Daniel Shapiro: When we get into conflict, one of the first things that tends to happen is we get into this mindset. It suddenly becomes me vs. you, us vs. them, and once you get into this mindset, two things start to go: the ability to listen and the ability to be curious about the other side. So, when you get into your next conflict, my advice is to actively try and do those two things. Try to really listen. What is going on from this other sides’ perspective? It’s not easy to listen like that in a tough conflict. Secondly, ask good, open-ended questions. Why do you want that? What are your interests in this? Why are you talking to me? Help me understand where you’re coming from. Part of the work I do is consulting for hostage negotiators, and even there, the tendency in these difficult, high-stakes situations is to close off to the other side, to assert our demands and expect the other side to comply. That’s not typically reality because the other side has the same expectations. Ask questions. Listen carefully. It’s simple, but it’s extremely difficult to do in a conflict.

Peterson: Cultivating people skills on the job is probably the best way to get ahead, yet many employees think only of their own time and feelings when they enlist the help of others without considering how anyone else will be affected, and this can be problematic. Shapiro has an acronym to remind employees of how they should proceed when they make decisions at work: A-C-B-D, “always consult before deciding”…

Shapiro: We all have the desire to make decisions that we want to make; none of us like to be told what to do. Sure, the boss has some power over us, but if a colleague comes in and tells you, “Hey, you’re going to stay this weekend, and you’re going to do the project. I’m going home with my family.” You suddenly feel like, “Wait a minute, who gave you the right to tell me what to do?” It’s about autonomy; we all want the freedom to make decisions that we believe are ours within the scope of our own domain. This is autonomy. Before you make your next decision that matters to someone else in your company, consult them. It costs you nothing to consult other people, you can learn and you still have the authority to make whatever decision you want.

Peterson: If there is a conflict that arises between two colleagues or spouses, friends or kids, how can one of them diffuse the situation? Kerpen says that “mirroring” is a technique that can help calm things down…

Kerpen: Mirroring is reflecting back what you hear somebody say and the way that you hear them saying it, and it sounds a little silly but it’s an amazing, amazing practice that really, really works. If you said to me, “Dave, I’m really upset with you over the fact that you didn’t take the trash out last night” – which, by the way, is something that my wife might say to me – in order to mirror, I would say, “Karen, I hear you saying you’re really upset with me over the fact that I didn’t take the garbage out last night,” and just hearing that back makes the other person feel heard and respected. It’s the simplest, easiest thing for people to do and yet, we also don’t do it; instead we react – get defensive – that’s the worst thing we should do.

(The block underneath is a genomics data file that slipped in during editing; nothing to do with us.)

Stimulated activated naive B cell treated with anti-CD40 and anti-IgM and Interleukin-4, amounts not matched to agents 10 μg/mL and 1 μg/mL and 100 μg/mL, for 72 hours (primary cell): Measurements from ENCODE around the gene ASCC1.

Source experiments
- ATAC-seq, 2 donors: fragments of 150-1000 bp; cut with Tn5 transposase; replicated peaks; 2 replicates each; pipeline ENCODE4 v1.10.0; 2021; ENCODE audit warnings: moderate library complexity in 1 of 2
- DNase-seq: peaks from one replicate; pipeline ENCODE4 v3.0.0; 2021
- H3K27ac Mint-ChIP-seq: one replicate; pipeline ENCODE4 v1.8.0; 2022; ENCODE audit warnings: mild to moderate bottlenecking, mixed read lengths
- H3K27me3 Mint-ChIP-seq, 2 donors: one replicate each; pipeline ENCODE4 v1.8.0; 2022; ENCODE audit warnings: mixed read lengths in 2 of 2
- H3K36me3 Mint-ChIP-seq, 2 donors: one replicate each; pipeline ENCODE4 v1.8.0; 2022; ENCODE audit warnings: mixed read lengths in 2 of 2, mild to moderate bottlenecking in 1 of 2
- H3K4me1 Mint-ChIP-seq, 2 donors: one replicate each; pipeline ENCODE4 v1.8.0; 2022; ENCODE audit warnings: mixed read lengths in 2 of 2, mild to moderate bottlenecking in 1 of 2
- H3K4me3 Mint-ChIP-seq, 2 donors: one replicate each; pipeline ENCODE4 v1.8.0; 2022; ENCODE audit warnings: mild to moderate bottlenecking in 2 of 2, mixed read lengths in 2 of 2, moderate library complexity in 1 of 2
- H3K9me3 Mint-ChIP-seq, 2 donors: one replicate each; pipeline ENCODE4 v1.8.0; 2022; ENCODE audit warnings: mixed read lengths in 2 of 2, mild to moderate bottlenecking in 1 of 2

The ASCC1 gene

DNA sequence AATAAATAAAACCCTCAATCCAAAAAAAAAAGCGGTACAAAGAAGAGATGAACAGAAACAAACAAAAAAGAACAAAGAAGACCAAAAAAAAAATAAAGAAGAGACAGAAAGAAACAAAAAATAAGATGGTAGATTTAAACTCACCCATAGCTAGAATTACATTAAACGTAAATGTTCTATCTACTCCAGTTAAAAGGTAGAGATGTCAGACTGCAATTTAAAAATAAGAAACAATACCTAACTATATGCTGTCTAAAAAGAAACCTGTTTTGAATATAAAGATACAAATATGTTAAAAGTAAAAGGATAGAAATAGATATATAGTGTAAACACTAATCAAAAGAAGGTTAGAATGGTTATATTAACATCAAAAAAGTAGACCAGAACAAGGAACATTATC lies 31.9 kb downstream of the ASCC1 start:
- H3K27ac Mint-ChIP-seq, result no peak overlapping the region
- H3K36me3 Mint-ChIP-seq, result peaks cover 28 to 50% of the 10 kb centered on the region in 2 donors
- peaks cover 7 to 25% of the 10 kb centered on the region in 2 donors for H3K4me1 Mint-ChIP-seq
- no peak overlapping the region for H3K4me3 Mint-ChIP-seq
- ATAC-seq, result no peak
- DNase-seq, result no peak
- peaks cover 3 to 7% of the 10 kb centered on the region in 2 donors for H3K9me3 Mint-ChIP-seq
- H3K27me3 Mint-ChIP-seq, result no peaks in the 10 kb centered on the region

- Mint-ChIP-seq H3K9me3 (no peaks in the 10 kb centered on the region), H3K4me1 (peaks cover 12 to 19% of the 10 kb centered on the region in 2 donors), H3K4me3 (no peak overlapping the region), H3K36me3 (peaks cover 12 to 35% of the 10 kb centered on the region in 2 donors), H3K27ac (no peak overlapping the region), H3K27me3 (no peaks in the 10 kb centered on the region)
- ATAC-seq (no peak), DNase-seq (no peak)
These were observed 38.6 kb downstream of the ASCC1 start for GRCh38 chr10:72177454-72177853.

Petersen: Often we’re drawn to conflict because of our situations at home or on the job. Shapiro says that emotionally charged situations can cause us to keep going back over and over again to the conflict, getting sucked into it like a black hole. He calls this “vertigo” and says it can be destructive to even the closest relationships…

Shapiro: This is the idea that if you and I are in the midst of a conflict, we can become so emotionally consumed in the conflict that we can’t think of anything else other than the conflict and other than that other person who we believe committed this egregious act toward us. That’s vertigo. And sort of like a spinning tornado, emotional tornado, in the moment it traps us we can’t see the outside of its spinning wall. The simplest way to get out of vertigo is to be aware of it and ask that simple and beautiful question, “Do I really want to go there?” That’s an example of one of these emotional forces that tend to drive us toward a divisive mindset.

Peterson: One of the most beneficial things you can do to help a relationship get back on its feet – and a valuable people skill in any part of life – is learning to say you’re sorry. Kerpen says that there is just one real way to do it well, and it’s not the way you’ve heard countless politicians and celebrities apologize…

Kerpen: The most important thing is to really authentically say, “I’m sorry.” Get in front of the person via face-to-face or video and say, “I’m sorry” right away, and no excuses, just flat-out, “I’m sorry,” and then figure out how you can make it up to the person. “I’m sorry” goes a long way, but even better is figuring out a plan to do right by the person, or people, that you’ve offended. The most dangerous word in the English language is “but.” Every time you use the word “but” you’re basically invalidating what it is that you just said.

Peterson: Anyone can learn these people skills and how to deal with and avoid conflict, our guests say it just takes mindfulness of what’s going on, how the other person feels and – like most things – practice. You can learn all about how to interact with others and get what you want from them in Dave Kerpen’s book, The Art of People, available in stores and online. You can also find him at Dave and Likeable For insight into resolving conflict in any part of your life and work, pick up Daniel Shapiro’s book, Negotiating the Nonnegotiable, and visit his site at Dan Shapiro For more information about all of our guests, log onto our site at Viewpoints You can find archives of past programs there and on iTunes and Stitcher. Our show is written and produced by Pat Reuter. Our production directors are Sean Waldron, Ronnie Sudarski and Reed Pence. I’m Marty Peterson.


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Producer of Radio Health Journal and Viewpoints - MediaTracks Communications